When Baker School District leaders heard that the LDS church was looking to sell 12.2 acres on Hughes Lane just north of the Baker Sports Complex, the deal seemed just too good to pass up, Superintendent Mark Witty said.
So at their February meeting, school board members agreed to spend $160,000 from the District’s Capital Projects fund to buy the property from The Church of Jesus Christ of Latter-day Saints.
“We just think it is valuable for multiple uses in the future,” Witty said.
Those uses could range from a possible construction site for a future school building, to a land lab for FFA classes or to provide access to the Baker Sports Complex via Hughes Lane and closer parking for soccer fans.
That’s why, when a community member mentioned that church leaders in Salt Lake City were looking to sell the property, the District made known its desire to buy the land.
The field has previously been leased to the Ward family for farming. Witty said the District will work with the Wards as the transition of ownership is made.
Since the property is contiguous to land the District already owns, it is a natural fit for filling potential future property needs, the superintendent said.
For one, it would provide access to the soccer fields from Hughes Lane.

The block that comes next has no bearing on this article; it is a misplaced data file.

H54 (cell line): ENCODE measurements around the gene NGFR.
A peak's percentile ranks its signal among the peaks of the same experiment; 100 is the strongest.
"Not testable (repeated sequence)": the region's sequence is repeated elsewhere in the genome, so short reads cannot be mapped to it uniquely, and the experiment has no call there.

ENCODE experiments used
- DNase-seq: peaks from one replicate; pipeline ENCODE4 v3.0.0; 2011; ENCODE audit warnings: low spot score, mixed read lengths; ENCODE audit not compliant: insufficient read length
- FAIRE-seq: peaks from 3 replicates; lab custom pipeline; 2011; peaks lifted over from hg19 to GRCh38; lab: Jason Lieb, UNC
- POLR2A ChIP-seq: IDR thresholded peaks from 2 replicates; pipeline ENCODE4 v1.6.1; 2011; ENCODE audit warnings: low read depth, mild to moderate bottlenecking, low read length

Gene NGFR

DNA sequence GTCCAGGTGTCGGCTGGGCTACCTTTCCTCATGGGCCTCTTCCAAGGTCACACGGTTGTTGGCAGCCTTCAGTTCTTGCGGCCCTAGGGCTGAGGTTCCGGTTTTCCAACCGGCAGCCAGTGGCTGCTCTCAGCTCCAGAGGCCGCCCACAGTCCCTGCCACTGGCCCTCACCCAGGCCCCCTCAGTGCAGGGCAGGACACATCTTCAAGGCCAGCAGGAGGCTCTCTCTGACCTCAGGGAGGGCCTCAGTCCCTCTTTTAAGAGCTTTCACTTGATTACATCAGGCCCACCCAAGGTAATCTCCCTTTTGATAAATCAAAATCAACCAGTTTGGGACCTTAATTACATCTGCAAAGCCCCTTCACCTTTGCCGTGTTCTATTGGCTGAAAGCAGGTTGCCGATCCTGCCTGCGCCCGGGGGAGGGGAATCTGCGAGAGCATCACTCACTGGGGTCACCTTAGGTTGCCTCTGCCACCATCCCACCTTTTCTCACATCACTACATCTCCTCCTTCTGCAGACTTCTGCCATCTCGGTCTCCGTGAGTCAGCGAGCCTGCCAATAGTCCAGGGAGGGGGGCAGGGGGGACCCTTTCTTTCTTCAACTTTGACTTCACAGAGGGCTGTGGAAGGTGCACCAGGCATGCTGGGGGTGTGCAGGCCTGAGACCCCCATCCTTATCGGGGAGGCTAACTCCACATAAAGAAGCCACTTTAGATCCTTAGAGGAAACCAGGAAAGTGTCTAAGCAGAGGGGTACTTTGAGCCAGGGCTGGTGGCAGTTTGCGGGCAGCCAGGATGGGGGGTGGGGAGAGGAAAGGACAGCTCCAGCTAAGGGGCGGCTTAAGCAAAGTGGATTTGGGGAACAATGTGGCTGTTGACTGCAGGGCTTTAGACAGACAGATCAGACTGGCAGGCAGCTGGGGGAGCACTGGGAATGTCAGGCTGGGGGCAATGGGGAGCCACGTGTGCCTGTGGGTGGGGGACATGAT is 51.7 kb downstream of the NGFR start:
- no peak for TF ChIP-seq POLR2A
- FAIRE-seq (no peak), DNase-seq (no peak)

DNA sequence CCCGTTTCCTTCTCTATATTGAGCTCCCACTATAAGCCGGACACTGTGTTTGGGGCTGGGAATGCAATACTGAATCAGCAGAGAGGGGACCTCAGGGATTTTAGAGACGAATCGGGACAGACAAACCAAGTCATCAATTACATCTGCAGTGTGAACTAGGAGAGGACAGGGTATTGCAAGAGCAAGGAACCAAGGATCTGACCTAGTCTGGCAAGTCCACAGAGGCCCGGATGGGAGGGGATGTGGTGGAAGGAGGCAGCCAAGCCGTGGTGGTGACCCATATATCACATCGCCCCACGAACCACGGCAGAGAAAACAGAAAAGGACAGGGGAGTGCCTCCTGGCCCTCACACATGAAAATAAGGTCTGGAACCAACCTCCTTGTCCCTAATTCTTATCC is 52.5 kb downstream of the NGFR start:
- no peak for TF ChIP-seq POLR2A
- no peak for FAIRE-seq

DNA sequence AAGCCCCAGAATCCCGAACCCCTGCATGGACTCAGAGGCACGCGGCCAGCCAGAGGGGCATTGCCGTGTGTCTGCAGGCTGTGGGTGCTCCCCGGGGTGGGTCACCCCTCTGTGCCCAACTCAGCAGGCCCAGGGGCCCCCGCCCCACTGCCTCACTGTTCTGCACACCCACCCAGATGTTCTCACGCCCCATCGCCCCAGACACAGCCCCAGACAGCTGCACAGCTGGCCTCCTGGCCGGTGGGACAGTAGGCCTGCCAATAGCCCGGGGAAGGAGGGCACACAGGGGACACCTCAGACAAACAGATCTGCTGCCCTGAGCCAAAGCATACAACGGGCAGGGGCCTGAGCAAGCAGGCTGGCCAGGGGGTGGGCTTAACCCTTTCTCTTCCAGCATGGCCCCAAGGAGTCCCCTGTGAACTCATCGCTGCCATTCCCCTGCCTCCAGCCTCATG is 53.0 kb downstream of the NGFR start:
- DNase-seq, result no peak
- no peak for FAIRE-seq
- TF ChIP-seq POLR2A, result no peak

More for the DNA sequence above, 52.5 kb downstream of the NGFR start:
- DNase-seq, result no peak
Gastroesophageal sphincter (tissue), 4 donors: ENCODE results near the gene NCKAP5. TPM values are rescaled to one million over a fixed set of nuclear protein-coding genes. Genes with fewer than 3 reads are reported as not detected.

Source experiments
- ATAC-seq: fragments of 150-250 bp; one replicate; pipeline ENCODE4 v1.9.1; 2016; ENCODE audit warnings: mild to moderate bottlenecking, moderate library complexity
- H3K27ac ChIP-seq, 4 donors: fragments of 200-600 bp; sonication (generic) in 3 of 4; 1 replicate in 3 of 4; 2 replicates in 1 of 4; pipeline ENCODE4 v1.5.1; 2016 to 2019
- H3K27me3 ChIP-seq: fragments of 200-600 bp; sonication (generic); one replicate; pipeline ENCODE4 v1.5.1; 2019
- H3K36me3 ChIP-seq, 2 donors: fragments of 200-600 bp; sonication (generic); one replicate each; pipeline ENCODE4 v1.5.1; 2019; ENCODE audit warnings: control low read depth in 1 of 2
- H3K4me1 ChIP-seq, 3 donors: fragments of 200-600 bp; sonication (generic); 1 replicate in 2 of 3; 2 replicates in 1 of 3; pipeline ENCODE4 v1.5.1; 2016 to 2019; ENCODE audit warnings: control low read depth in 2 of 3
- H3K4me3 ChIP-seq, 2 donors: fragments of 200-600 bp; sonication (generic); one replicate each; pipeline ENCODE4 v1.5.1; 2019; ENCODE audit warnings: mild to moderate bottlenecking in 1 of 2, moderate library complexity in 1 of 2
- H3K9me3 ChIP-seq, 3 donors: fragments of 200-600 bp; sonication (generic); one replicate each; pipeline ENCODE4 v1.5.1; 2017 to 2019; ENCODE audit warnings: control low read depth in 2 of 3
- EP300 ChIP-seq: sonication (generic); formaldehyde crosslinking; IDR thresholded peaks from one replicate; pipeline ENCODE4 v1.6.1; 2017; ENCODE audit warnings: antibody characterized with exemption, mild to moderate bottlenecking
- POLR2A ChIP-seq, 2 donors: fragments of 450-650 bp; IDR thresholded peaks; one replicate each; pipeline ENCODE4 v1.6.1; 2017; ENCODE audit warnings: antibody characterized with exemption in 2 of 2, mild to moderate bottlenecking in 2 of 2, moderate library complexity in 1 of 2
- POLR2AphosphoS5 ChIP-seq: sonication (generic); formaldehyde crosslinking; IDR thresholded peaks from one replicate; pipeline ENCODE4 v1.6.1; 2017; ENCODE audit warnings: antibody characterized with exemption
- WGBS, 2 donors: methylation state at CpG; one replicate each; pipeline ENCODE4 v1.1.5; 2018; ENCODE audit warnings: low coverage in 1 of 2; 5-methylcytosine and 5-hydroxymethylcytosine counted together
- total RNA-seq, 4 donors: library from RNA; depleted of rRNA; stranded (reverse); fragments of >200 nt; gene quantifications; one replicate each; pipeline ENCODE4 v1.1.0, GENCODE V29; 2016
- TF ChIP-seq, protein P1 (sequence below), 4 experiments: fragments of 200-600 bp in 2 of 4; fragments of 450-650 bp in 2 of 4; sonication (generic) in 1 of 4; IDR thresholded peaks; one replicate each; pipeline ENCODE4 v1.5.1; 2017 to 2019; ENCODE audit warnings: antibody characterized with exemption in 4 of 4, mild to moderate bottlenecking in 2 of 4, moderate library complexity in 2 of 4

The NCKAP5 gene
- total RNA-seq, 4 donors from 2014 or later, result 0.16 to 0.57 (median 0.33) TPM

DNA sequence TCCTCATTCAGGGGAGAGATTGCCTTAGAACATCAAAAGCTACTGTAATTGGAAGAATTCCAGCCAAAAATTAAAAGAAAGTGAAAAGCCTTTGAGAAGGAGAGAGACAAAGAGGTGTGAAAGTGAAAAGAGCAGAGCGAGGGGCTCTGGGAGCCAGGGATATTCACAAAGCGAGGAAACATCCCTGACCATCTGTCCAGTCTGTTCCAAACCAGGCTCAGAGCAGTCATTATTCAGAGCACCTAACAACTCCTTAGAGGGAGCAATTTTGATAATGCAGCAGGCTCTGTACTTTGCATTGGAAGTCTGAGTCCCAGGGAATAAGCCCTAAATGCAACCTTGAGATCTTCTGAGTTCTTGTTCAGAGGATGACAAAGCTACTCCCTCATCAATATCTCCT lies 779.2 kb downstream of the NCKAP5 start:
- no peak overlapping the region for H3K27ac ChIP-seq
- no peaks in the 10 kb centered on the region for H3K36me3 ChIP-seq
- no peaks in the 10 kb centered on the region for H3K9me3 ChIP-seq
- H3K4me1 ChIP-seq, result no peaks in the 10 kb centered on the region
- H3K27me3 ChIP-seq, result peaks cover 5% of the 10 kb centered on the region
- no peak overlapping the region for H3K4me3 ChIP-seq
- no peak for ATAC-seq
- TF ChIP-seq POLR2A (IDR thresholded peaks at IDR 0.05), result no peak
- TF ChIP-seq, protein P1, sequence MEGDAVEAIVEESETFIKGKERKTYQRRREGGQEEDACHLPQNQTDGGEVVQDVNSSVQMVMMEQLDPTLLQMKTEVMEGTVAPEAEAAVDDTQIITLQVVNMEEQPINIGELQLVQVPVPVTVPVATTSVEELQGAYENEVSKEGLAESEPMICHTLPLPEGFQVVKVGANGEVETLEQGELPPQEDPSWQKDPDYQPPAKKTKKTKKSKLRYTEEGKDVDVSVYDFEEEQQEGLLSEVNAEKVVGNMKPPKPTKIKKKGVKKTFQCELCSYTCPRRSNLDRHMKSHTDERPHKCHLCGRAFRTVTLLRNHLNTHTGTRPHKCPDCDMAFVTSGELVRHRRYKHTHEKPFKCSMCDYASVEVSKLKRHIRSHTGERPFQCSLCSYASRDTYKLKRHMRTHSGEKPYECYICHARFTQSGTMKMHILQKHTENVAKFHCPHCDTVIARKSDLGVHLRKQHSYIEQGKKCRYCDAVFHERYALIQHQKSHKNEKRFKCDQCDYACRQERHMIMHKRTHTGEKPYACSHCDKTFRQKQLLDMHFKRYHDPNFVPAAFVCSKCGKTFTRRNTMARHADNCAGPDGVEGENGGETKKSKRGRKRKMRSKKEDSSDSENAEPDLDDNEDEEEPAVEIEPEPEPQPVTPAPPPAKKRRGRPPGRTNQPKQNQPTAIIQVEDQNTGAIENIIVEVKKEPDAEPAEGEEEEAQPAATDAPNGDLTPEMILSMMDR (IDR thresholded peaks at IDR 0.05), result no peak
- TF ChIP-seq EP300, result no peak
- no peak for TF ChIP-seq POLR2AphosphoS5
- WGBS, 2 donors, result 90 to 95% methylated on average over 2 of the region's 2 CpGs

“The soccer fields are quite a ways away from any parking,” Witty noted.
The fields are at the north end of the Sports Complex, and the parking area is at its south end.
Another possible use, although nothing has been decided, Witty said, would be for students to use the acreage for growing crops.
“As an actual place to go to practice what we’re learning,” he said.
Witty said that as a student at Adrian High School south of Ontario, his FFA program planted corn in such a field.
“We had test plots and learned about what grew best,” he said. “Then we sold the corn to support the FFA program.”
Baker High School also has a history of using a land lab for its FFA projects under the leadership of the late Lew Robbins, a former longtime FFA adviser at the school, Witty said.
Recommendations for any future school construction would be made by a 25-member group of District stakeholders who will spend most of the next year developing a Long-Range Facilities Plan, Witty said.
The group will meet with school staff, students and community and local government leaders as they con duct their work.
An earlier group, the Facilities Master Planning Committee, told the Board in November that the most urgent needs for building improvements throughout the District are estimated to cost about $26.7 million.
That committee worked with consultants Scott Rogers, and Caryn Appler of Wenaha Group of Pendleton. LKV architects of Boise and Kirby Naglehout Construction Co. of Bend also helped consider building needs in the initial review.
The Oregon Department of Education awarded the District a $20,000 facilities assessment grant and a $25,000 grant for the long-range facilities plan to help pay for the preliminary efforts.
Witty said the planning group will consider all aspects of providing adequate space for District students and programs, which could lead to a recommendation to build on the newly acquired site or any of the District’s properties.
“We are in a process,” Witty said. “Where that will lead I just don’t know.”
See more in the Feb. 24, 2017, issue of the Baker City Herald.